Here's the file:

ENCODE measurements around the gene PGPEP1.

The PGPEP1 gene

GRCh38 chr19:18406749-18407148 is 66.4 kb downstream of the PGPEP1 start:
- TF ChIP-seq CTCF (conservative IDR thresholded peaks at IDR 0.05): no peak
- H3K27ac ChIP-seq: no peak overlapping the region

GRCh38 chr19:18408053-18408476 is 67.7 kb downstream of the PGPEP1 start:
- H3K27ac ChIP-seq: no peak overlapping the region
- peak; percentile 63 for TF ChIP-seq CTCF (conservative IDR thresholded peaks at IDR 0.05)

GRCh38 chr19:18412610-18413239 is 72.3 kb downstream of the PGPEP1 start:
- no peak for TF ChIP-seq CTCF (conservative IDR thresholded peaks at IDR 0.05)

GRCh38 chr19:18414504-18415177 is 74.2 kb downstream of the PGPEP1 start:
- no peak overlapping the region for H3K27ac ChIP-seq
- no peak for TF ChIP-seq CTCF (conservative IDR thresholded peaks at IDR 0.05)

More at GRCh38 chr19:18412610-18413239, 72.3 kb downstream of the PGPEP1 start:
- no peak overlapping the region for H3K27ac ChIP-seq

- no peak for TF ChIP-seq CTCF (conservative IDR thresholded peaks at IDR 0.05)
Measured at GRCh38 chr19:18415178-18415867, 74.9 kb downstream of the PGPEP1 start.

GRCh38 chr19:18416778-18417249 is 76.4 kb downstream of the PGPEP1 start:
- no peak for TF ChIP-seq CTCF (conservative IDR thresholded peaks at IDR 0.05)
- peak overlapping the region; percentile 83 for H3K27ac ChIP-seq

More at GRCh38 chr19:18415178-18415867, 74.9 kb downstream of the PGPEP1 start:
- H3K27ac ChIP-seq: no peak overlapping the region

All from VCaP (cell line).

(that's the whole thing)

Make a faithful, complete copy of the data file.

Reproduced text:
ENCODE measurements around the gene PGPEP1.

The PGPEP1 gene

GRCh38 chr19:18406749-18407148 is 66.4 kb downstream of the PGPEP1 start:
- TF ChIP-seq CTCF (conservative IDR thresholded peaks at IDR 0.05): no peak
- H3K27ac ChIP-seq: no peak overlapping the region

GRCh38 chr19:18408053-18408476 is 67.7 kb downstream of the PGPEP1 start:
- H3K27ac ChIP-seq: no peak overlapping the region
- peak; percentile 63 for TF ChIP-seq CTCF (conservative IDR thresholded peaks at IDR 0.05)

GRCh38 chr19:18412610-18413239 is 72.3 kb downstream of the PGPEP1 start:
- no peak for TF ChIP-seq CTCF (conservative IDR thresholded peaks at IDR 0.05)

GRCh38 chr19:18414504-18415177 is 74.2 kb downstream of the PGPEP1 start:
- no peak overlapping the region for H3K27ac ChIP-seq
- no peak for TF ChIP-seq CTCF (conservative IDR thresholded peaks at IDR 0.05)

More at GRCh38 chr19:18412610-18413239, 72.3 kb downstream of the PGPEP1 start:
- no peak overlapping the region for H3K27ac ChIP-seq

- no peak for TF ChIP-seq CTCF (conservative IDR thresholded peaks at IDR 0.05)
Measured at GRCh38 chr19:18415178-18415867, 74.9 kb downstream of the PGPEP1 start.

GRCh38 chr19:18416778-18417249 is 76.4 kb downstream of the PGPEP1 start:
- no peak for TF ChIP-seq CTCF (conservative IDR thresholded peaks at IDR 0.05)
- peak overlapping the region; percentile 83 for H3K27ac ChIP-seq

More at GRCh38 chr19:18415178-18415867, 74.9 kb downstream of the PGPEP1 start:
- H3K27ac ChIP-seq: no peak overlapping the region

All from VCaP (cell line).